Found in Mesa: A Mystery Machine


This “mystery machine” has been identified!

According to ABC15:

In September, a strange piece of equipment was found along McKellips Road near the intersection with Higley Road.

Nobody could figure out what it was so city officials asked the public for help.

They got hundreds of emails and calls about what the piece of equipment could be.

Mesa officials announced Tuesday that it was determined to be part of a tablet press used to make pharmaceuticals.

They say the owner lost the piece of equipment while transporting it.

It was picked up by the city’s Transportation Department and now the unidentified owner has come forward to retrieve it.

Video here:


Got any idea what this is?

From Atlas Obscura:

The mystery machine, posed for the spotlight.

The mystery machine, posed for the spotlight. (All Photos: City of Mesa Transportation Department)

A mysterious metal machine in Mesa, Arizona, is gumming up pretty much everyone who tries to identify it.

The solid steel machine appears to have been custom-made and weighs over 1,000 pounds. Road workers found it in a field back in September, and brought it to the attention of the Transportation Department, who crane-lifted it back to the department vehicle yard. After weeks of trying to place it, they are now calling on the public to help claim, or at least name, the impressive hunk of junk.

The bottom of the machine (presumably).

The bottom of the machine (presumably).

Clues to its identity include two metal tags, one on the side that says “SET BOTTOM OF SCALE TO TOP PUNCH ENTRY,” and one affixed to a column that says “UPPER PUNCH PENETRATION.” There is also a stack of rusty wheels engraved with numerical settings.

The bottom label.

The bottom label.

Like taxonomists scratching their heads over a new type of frog, local experts have been able to puzzle out the genus of the machine, but are completely unsure about the species.

Bill McLeod, the city’s Transportation Field Operations Supervisor, told Fox 10 Phoenix he could tell it was “a machinist type object”–something used to make parts–but continued, “I just don’t know much about it.”

Rusty wheels with inscrutable settings.

Rusty wheels with inscrutable settings.

Anyone who does is encouraged to call the City of Mesa Transportation Department at 480-644-6553.

Making Light Rail Work: Valley Metro Operations and Maintenance Center

What an interesting tour today at Valley Metro Operations and Maintenance Center (OMC). Everything that makes Light Rail work in the Valley begins and ends here!

This place is the hub of light rail maintenance and operations in the Valley.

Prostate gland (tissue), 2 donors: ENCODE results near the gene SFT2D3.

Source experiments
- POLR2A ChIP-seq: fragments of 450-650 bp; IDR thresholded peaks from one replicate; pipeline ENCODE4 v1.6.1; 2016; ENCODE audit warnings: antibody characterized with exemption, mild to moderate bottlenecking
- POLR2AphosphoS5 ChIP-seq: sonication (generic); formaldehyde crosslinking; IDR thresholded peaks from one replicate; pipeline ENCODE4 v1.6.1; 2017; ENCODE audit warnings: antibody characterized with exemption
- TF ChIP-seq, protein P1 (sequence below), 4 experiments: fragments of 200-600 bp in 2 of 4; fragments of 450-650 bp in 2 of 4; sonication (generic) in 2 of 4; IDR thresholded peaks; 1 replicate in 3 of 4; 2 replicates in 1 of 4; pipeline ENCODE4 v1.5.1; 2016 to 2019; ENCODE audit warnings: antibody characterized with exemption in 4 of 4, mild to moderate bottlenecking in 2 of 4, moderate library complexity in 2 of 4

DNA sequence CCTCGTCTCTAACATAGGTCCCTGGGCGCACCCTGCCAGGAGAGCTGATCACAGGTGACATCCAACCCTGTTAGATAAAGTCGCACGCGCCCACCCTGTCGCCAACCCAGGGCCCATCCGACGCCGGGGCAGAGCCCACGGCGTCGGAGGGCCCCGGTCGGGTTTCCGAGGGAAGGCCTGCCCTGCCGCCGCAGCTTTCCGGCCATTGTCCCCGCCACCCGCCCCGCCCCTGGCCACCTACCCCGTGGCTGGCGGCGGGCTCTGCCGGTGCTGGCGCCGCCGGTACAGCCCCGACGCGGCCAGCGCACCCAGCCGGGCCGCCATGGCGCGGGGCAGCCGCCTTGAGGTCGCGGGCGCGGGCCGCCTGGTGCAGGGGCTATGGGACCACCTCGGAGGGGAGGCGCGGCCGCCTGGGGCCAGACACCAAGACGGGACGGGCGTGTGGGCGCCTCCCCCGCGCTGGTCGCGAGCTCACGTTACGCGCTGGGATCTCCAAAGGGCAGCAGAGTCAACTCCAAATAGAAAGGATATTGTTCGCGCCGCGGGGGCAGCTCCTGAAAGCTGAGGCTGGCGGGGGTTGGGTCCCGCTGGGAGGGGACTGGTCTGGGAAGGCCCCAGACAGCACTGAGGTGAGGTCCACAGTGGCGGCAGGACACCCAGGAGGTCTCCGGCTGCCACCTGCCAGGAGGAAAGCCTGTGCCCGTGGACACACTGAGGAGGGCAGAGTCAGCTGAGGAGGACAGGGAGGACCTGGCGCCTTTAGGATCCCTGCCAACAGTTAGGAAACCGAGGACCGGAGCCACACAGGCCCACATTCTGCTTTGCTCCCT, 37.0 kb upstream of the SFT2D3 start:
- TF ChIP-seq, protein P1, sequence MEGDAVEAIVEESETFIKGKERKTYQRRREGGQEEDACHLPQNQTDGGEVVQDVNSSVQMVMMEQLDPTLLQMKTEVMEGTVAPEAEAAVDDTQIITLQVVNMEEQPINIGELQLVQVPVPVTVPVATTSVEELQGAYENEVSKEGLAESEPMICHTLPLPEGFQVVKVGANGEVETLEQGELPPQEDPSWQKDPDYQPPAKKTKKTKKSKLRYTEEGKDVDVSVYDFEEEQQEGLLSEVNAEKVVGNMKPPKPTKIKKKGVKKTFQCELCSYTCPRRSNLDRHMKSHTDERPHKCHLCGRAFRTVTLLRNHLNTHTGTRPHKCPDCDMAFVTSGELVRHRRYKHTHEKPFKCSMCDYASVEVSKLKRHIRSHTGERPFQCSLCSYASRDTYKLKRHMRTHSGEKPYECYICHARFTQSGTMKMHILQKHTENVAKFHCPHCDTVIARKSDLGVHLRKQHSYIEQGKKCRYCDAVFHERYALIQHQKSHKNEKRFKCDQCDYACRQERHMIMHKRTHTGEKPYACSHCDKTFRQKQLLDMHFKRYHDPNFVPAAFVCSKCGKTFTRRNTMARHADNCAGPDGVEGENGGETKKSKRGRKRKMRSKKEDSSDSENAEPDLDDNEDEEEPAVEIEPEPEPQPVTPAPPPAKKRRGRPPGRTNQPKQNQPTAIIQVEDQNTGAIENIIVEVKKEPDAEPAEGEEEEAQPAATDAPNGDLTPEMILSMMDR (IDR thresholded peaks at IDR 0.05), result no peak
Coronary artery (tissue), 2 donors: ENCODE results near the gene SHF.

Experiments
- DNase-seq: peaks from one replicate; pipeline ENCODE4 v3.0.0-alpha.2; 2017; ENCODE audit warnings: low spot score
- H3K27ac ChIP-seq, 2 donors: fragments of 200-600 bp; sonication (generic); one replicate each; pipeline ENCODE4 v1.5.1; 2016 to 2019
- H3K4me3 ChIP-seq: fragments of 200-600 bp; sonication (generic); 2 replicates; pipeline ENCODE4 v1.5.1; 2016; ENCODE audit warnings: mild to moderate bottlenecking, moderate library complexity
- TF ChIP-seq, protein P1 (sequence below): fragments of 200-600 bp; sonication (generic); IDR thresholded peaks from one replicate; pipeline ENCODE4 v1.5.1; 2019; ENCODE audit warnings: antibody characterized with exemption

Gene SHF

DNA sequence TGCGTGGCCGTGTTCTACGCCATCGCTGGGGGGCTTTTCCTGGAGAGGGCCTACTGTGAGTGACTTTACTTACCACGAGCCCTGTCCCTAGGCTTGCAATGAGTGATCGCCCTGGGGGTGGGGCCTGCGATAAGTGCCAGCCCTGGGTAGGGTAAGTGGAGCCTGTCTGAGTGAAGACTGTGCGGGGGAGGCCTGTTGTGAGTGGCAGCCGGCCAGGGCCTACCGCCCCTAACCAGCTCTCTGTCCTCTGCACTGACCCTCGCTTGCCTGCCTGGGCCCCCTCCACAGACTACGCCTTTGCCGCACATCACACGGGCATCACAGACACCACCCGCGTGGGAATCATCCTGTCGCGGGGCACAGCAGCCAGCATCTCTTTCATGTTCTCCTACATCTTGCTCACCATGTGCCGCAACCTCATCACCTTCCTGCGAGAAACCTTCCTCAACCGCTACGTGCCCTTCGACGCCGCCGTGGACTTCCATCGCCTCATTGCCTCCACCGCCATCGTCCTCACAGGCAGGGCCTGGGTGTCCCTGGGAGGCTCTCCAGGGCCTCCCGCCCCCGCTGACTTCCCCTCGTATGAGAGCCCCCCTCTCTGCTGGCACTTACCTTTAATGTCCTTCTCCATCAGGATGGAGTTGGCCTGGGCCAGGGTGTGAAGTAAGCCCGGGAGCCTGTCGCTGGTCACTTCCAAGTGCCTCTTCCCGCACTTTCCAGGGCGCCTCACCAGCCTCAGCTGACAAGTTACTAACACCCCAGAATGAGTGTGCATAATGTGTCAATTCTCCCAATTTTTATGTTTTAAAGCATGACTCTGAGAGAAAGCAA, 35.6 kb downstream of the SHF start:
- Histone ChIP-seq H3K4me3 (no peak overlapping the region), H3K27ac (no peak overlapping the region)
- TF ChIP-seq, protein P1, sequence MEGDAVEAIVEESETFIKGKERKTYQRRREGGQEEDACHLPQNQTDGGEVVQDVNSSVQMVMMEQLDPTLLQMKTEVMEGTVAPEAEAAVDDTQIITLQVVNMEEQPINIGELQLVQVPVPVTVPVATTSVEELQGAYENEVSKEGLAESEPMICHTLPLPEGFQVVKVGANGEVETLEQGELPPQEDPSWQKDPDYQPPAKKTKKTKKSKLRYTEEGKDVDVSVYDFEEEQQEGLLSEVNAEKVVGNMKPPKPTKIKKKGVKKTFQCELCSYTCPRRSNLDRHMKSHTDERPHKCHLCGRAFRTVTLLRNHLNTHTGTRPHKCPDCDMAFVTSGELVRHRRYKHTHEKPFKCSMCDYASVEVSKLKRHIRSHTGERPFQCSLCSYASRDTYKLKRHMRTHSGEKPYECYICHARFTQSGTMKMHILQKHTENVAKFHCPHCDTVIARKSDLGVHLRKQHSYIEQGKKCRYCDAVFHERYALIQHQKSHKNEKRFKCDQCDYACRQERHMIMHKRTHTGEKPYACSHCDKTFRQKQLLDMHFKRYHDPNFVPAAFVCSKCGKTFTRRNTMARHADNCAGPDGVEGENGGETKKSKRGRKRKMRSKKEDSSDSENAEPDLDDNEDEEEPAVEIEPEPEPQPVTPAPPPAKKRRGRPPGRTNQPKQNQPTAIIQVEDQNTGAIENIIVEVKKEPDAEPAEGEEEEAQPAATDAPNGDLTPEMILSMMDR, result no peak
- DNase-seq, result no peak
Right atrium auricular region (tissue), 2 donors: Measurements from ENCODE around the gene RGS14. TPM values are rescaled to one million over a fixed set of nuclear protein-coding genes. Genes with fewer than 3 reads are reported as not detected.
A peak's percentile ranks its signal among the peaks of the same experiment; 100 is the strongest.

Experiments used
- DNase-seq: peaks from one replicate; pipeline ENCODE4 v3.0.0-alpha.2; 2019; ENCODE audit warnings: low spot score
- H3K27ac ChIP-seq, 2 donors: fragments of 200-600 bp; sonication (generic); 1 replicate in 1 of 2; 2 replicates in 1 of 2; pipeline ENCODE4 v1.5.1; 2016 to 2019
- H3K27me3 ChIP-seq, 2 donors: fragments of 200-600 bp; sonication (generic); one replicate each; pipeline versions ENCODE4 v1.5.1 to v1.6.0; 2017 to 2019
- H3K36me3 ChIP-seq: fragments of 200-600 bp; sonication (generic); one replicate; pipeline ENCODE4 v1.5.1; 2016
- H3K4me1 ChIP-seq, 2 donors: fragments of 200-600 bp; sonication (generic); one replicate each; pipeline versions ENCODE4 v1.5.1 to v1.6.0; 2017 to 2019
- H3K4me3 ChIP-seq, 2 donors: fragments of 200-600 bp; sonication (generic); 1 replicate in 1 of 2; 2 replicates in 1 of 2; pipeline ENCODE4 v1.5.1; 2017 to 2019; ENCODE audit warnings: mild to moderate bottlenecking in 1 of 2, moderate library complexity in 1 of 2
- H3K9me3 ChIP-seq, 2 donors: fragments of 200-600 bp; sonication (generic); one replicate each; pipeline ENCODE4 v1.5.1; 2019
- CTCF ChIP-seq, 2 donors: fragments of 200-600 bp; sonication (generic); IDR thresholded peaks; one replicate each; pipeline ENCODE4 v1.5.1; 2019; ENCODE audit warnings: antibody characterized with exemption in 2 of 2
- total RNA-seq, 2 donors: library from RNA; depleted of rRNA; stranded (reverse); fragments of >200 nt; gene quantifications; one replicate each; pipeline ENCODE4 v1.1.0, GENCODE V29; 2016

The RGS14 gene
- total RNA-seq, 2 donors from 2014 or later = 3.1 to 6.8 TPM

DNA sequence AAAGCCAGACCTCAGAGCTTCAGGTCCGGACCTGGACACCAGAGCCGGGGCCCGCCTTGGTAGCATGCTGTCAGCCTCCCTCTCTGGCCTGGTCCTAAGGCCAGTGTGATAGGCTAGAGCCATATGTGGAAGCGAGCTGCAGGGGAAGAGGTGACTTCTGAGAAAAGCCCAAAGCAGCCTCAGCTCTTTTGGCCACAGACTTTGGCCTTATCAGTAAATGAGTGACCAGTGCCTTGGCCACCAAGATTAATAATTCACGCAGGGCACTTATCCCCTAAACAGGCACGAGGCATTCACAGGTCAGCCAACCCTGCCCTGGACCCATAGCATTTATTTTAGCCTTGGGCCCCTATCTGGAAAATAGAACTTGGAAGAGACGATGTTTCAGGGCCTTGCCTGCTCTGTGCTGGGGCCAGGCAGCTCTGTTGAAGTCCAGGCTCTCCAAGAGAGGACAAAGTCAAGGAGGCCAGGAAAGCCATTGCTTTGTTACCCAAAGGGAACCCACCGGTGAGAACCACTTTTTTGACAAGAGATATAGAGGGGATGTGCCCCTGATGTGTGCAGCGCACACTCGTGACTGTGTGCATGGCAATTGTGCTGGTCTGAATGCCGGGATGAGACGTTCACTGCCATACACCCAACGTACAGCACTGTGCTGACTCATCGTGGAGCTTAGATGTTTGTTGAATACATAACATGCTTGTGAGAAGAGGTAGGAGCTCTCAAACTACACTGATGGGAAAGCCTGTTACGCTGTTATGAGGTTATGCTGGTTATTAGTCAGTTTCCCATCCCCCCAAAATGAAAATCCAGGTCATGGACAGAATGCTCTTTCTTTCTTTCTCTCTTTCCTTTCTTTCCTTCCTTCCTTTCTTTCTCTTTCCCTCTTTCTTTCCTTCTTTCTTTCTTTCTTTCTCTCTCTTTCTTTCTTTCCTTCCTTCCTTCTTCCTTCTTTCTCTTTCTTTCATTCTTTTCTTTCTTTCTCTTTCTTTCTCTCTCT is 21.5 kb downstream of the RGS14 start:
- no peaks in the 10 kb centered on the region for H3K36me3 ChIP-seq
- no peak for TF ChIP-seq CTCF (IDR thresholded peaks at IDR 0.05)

All of the Valley’s Light Rail is shown on this board to operation controllers.
Behind the main controllers is the security area video feed. Don’t think there is anywhere on or near the Light Rail that you aren’t being watched!

The 35-acre property on 48th Street, south of Washington in Phoenix, has three main structures: Maintenance of Way, Maintenance of Equipment and Light Rail Vehicle Wash. The center houses a 200-person operations and maintenance team comprising of operators, mechanics, cleaners, signal technicians, traction power electricians, track maintainers and maintenance personnel.

The train’s motor is underneath the train’s body.


This is the “car wash” giant-sized for trains.
This is how the seats are washed. Yes, they are washed!
This is how the seats are washed. Yes, they are washed regularly!
This is where they paint the trains, when necessary.
This massive bumper pushes straying people and stupid drivers out of the way when they end up on the tracks at the wrong time and saves lives!


The small cab at the front of the train is where Light Rail Operators drive the trains. They are driven by humans, not computers, and the control panel looks relatively simple compared to the complex technology that can be seen other places.
Maintenance crews work at any level. Here they are on top, where most of the equipment is housed.

Fast Facts: “OMC has the capacity and infrastructure to conduct heavy repair and overhaul work, including a 10-ton crane to move parts and equipment and a full-service body shop complete with a paint spray booth. Full-length mezzanines give crews access to vehicle roof equipment and an in-floor hoist system allows mechanics to lift two vehicles at a time.” (from the website)

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For more information on OMC, go to:

Members of the Mesa Leadership class who attended this tour.


Save Our Train: Fundraiser Nov. 7

So who remembers as a kid playing on the train in Pioneer Park in downtown Mesa? I do!!